Last month, Everett, Wash., dealer Buzz Rodland headed south as usual, but it wasn't to relax on the beach or work on his golf swing.
Rodland, 61, was making his annual trek to northwest Guatemala, where, at the top a 6,000-foot-high mountain, he and other volunteers with the Hands for Peacemaking Foundation were building their ninth and 10th schools for local children.
"These are Mayan villages with cisterns for water and open fires in the homes," says the Toyota-Scion dealer.
By the time the volunteers travel 400 miles of the worst roads to reach the villages, he says, the school foundations have been laid, and the volunteers are ready to go to work.
"We do the rafters and trusses over a period of several days," says Rodland, who was making his seventh trip to the country.
It was a personal mission. But the 100 employees at Rodland Toyota-Scion follow the boss' example when it comes to helping others.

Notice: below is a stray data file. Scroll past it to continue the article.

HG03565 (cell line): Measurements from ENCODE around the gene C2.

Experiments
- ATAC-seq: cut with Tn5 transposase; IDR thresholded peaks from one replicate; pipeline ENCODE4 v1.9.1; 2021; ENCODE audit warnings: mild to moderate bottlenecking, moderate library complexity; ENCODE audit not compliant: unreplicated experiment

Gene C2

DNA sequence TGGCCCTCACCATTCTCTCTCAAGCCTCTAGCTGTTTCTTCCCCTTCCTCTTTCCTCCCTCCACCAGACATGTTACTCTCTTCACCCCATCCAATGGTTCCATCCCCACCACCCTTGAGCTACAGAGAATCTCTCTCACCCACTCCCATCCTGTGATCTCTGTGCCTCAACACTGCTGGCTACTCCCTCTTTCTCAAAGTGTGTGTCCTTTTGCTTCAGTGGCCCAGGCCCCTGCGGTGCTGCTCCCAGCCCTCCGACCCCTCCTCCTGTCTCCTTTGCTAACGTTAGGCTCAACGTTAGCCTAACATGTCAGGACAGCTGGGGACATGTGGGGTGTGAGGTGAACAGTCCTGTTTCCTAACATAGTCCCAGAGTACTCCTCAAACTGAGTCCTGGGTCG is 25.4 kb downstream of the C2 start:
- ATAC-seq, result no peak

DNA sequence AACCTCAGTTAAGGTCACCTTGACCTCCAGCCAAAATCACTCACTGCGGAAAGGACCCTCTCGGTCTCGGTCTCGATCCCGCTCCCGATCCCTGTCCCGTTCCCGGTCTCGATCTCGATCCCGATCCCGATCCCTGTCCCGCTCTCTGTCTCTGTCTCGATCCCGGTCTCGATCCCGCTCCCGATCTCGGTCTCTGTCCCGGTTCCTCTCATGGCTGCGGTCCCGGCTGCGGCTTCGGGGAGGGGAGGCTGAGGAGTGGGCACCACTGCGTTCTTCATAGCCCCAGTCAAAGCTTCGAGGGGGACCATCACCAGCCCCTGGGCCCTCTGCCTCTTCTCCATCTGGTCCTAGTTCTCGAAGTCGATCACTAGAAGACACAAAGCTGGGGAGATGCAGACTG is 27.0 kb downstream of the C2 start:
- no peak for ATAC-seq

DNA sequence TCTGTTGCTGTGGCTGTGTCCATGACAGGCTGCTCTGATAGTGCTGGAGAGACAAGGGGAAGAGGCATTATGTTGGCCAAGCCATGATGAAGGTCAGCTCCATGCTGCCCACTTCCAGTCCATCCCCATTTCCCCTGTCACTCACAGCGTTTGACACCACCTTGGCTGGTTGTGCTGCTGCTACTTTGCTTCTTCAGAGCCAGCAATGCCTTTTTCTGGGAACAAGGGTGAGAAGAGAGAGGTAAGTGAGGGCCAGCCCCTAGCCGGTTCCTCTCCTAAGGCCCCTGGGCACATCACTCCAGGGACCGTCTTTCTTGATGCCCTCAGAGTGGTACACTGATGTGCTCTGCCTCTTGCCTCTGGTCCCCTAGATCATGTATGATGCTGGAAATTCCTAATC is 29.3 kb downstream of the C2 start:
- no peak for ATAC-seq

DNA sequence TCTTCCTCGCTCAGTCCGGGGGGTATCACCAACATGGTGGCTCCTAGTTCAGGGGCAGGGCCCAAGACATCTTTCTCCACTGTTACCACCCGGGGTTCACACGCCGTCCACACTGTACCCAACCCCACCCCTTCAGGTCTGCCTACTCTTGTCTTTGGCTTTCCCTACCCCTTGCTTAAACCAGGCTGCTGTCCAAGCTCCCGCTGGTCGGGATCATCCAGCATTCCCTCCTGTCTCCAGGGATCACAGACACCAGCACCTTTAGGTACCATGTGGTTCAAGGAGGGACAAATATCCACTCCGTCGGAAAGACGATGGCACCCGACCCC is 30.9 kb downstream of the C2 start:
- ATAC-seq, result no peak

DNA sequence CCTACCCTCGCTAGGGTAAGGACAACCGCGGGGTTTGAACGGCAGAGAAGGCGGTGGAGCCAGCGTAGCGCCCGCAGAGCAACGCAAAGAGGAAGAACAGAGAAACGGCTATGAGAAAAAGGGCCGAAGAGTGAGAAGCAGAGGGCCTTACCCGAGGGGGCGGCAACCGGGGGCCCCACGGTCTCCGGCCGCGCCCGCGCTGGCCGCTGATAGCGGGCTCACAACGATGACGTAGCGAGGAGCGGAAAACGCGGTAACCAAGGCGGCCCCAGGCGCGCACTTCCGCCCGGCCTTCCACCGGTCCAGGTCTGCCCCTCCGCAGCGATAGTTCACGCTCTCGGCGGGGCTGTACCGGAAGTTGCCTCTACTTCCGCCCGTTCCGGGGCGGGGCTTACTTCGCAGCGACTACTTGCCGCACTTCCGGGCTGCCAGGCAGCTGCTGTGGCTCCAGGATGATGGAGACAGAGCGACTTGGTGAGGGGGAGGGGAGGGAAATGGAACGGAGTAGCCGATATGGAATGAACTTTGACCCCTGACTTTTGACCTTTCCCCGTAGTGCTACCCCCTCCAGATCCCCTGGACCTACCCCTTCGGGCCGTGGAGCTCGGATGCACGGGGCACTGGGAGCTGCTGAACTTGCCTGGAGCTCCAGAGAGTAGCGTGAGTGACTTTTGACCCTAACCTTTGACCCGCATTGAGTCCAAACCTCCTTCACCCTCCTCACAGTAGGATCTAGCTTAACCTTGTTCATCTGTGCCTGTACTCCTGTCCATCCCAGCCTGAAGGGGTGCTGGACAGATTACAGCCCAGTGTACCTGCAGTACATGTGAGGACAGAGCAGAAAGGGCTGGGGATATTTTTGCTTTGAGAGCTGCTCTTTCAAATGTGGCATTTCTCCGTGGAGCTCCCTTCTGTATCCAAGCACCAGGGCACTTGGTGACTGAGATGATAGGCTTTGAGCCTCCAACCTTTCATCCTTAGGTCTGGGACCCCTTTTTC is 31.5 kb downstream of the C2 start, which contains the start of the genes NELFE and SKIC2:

When the staff learned of serious food shortages at local food banks in November 2009, salesman Jerry McClain arranged to take a Sienna minivan from the dealership and park it just outside a nearby supermarket.
McClain -- now the sales manager -- and other volunteers from the dealership asked people entering the store to purchase extra items for the food bank. When customers emerged with their sacks full, they were asked to donate. By the end of December 2009, the dealership staff had collected 10,000 pounds of food for the food bank.
Rodland says his store's community spirit and his own stem from his father, Wallace Rodland, who started as a Nash dealer in 1935.
Buzz Rodland says: "He taught me the importance of giving back."